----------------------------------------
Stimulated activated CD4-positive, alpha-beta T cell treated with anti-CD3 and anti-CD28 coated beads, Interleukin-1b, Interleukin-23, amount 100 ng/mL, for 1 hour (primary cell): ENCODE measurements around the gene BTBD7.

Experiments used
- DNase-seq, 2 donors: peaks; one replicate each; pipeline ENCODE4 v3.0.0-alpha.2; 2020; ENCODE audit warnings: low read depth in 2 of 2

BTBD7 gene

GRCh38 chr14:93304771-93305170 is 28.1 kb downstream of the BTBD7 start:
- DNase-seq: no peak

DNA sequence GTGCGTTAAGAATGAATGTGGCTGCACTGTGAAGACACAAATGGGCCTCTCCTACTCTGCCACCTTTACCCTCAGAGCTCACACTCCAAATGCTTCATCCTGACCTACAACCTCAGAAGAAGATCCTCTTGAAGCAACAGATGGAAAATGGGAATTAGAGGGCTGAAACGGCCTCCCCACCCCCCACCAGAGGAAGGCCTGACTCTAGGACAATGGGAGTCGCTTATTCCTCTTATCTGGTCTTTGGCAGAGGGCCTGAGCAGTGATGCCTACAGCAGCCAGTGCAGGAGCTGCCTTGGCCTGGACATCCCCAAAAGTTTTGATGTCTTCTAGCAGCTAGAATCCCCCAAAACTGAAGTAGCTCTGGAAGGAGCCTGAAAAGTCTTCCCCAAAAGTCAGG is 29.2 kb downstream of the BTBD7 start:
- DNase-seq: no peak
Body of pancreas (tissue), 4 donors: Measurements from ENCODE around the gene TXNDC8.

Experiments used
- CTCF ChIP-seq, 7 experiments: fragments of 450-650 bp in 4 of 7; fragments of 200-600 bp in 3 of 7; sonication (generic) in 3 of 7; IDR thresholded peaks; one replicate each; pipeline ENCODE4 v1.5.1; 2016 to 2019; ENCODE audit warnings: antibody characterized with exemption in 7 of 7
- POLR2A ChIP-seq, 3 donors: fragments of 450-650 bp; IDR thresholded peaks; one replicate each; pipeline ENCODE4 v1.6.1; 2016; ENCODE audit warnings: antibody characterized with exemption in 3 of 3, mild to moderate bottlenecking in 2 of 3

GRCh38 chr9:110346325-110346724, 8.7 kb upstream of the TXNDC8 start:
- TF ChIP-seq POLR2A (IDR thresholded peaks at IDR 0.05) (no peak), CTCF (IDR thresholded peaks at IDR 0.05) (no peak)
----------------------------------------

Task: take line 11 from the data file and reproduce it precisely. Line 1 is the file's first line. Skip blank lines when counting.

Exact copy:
- CTCF ChIP-seq, 7 experiments: fragments of 450-650 bp in 4 of 7; fragments of 200-600 bp in 3 of 7; sonication (generic) in 3 of 7; IDR thresholded peaks; one replicate each; pipeline ENCODE4 v1.5.1; 2016 to 2019; ENCODE audit warnings: antibody characterized with exemption in 7 of 7